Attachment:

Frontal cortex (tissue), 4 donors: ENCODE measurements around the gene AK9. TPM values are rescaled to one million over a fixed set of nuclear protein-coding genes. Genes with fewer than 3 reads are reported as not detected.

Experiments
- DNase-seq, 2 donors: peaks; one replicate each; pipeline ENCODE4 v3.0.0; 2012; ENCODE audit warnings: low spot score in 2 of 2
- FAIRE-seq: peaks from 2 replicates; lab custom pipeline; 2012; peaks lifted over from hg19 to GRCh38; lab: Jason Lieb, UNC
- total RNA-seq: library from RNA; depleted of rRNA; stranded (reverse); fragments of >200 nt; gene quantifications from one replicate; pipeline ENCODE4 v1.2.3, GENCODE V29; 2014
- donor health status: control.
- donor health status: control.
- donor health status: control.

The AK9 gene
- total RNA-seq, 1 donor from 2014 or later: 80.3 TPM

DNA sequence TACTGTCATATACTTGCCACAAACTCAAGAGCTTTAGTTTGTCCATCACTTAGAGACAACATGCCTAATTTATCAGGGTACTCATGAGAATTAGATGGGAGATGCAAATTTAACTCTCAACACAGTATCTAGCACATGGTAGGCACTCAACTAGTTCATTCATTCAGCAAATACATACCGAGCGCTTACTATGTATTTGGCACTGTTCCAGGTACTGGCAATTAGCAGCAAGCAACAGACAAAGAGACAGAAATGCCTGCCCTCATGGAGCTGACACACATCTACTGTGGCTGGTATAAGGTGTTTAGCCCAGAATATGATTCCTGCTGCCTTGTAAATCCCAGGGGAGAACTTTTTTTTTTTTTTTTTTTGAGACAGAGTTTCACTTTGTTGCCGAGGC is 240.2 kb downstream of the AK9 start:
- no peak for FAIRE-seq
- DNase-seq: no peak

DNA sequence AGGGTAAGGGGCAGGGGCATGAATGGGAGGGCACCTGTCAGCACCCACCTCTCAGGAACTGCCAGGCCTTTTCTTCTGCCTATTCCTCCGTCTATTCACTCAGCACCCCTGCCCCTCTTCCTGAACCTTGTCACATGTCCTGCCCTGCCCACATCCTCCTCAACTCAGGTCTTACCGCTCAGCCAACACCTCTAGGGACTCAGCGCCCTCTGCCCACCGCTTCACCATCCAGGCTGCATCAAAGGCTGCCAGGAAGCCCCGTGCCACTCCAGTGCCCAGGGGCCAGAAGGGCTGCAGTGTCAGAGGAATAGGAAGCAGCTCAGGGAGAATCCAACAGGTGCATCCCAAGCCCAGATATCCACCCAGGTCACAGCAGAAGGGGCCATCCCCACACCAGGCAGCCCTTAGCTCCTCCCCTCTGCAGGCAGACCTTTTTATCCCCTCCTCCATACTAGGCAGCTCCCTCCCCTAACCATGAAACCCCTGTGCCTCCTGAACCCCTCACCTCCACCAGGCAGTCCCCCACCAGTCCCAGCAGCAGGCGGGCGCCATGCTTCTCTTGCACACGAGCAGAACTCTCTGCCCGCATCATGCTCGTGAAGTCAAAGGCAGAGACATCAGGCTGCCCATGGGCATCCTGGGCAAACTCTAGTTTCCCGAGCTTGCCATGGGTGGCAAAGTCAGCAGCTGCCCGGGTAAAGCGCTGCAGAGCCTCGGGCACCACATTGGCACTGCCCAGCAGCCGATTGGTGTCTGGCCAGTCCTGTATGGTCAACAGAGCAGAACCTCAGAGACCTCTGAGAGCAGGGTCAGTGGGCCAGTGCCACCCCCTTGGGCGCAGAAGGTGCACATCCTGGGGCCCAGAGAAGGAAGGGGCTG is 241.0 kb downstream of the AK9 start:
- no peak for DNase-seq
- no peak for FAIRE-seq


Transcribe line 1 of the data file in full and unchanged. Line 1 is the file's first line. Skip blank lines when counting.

Frontal cortex (tissue), 4 donors: ENCODE measurements around the gene AK9. TPM values are rescaled to one million over a fixed set of nuclear protein-coding genes. Genes with fewer than 3 reads are reported as not detected.